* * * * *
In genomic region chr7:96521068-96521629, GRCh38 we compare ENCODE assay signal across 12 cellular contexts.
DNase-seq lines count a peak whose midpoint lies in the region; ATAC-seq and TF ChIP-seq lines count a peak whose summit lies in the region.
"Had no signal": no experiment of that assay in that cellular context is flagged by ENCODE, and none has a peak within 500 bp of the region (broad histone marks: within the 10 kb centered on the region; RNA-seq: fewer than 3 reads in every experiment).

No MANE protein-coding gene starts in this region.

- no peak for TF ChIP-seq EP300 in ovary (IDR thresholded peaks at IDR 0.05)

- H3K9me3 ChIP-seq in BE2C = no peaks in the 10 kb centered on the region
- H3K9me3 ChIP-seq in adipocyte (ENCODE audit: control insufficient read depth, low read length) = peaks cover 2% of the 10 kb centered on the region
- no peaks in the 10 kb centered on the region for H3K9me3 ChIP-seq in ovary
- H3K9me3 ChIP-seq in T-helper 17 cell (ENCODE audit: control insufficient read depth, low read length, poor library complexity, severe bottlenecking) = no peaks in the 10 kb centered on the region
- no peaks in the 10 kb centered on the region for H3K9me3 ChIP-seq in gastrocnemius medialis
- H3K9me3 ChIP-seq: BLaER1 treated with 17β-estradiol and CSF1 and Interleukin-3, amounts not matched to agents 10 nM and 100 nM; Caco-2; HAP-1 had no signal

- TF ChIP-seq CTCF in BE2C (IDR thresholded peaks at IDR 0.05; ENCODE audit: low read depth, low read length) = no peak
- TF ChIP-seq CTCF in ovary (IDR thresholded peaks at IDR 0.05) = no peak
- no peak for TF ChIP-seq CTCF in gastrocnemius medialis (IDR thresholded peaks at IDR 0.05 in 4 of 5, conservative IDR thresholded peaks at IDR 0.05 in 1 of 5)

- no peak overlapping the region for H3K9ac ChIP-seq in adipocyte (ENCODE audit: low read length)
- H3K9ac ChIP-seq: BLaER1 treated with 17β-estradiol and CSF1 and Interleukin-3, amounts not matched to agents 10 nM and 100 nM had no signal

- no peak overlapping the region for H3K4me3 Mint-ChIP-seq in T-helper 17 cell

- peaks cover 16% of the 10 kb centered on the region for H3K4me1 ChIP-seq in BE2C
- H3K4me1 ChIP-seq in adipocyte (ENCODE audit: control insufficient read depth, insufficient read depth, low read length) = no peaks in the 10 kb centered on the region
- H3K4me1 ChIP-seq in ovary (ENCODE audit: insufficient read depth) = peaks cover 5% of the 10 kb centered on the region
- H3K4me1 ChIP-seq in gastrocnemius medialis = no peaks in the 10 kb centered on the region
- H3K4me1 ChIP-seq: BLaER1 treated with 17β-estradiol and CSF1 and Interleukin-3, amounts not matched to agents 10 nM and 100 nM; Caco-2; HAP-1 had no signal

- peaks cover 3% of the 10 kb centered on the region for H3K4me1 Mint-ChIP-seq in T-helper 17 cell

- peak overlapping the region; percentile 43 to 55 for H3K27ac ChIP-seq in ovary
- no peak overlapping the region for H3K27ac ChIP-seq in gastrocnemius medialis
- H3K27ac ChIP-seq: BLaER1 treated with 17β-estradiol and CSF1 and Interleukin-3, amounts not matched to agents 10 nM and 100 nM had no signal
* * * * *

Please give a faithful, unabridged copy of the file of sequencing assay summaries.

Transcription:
In genomic region chr7:96521068-96521629, GRCh38 we compare ENCODE assay signal across 12 cellular contexts.
DNase-seq lines count a peak whose midpoint lies in the region; ATAC-seq and TF ChIP-seq lines count a peak whose summit lies in the region.
"Had no signal": no experiment of that assay in that cellular context is flagged by ENCODE, and none has a peak within 500 bp of the region (broad histone marks: within the 10 kb centered on the region; RNA-seq: fewer than 3 reads in every experiment).

No MANE protein-coding gene starts in this region.

- no peak for TF ChIP-seq EP300 in ovary (IDR thresholded peaks at IDR 0.05)

- H3K9me3 ChIP-seq in BE2C = no peaks in the 10 kb centered on the region
- H3K9me3 ChIP-seq in adipocyte (ENCODE audit: control insufficient read depth, low read length) = peaks cover 2% of the 10 kb centered on the region
- no peaks in the 10 kb centered on the region for H3K9me3 ChIP-seq in ovary
- H3K9me3 ChIP-seq in T-helper 17 cell (ENCODE audit: control insufficient read depth, low read length, poor library complexity, severe bottlenecking) = no peaks in the 10 kb centered on the region
- no peaks in the 10 kb centered on the region for H3K9me3 ChIP-seq in gastrocnemius medialis
- H3K9me3 ChIP-seq: BLaER1 treated with 17β-estradiol and CSF1 and Interleukin-3, amounts not matched to agents 10 nM and 100 nM; Caco-2; HAP-1 had no signal

- TF ChIP-seq CTCF in BE2C (IDR thresholded peaks at IDR 0.05; ENCODE audit: low read depth, low read length) = no peak
- TF ChIP-seq CTCF in ovary (IDR thresholded peaks at IDR 0.05) = no peak
- no peak for TF ChIP-seq CTCF in gastrocnemius medialis (IDR thresholded peaks at IDR 0.05 in 4 of 5, conservative IDR thresholded peaks at IDR 0.05 in 1 of 5)

- no peak overlapping the region for H3K9ac ChIP-seq in adipocyte (ENCODE audit: low read length)
- H3K9ac ChIP-seq: BLaER1 treated with 17β-estradiol and CSF1 and Interleukin-3, amounts not matched to agents 10 nM and 100 nM had no signal

- no peak overlapping the region for H3K4me3 Mint-ChIP-seq in T-helper 17 cell

- peaks cover 16% of the 10 kb centered on the region for H3K4me1 ChIP-seq in BE2C
- H3K4me1 ChIP-seq in adipocyte (ENCODE audit: control insufficient read depth, insufficient read depth, low read length) = no peaks in the 10 kb centered on the region
- H3K4me1 ChIP-seq in ovary (ENCODE audit: insufficient read depth) = peaks cover 5% of the 10 kb centered on the region
- H3K4me1 ChIP-seq in gastrocnemius medialis = no peaks in the 10 kb centered on the region
- H3K4me1 ChIP-seq: BLaER1 treated with 17β-estradiol and CSF1 and Interleukin-3, amounts not matched to agents 10 nM and 100 nM; Caco-2; HAP-1 had no signal

- peaks cover 3% of the 10 kb centered on the region for H3K4me1 Mint-ChIP-seq in T-helper 17 cell

- peak overlapping the region; percentile 43 to 55 for H3K27ac ChIP-seq in ovary
- no peak overlapping the region for H3K27ac ChIP-seq in gastrocnemius medialis
- H3K27ac ChIP-seq: BLaER1 treated with 17β-estradiol and CSF1 and Interleukin-3, amounts not matched to agents 10 nM and 100 nM had no signal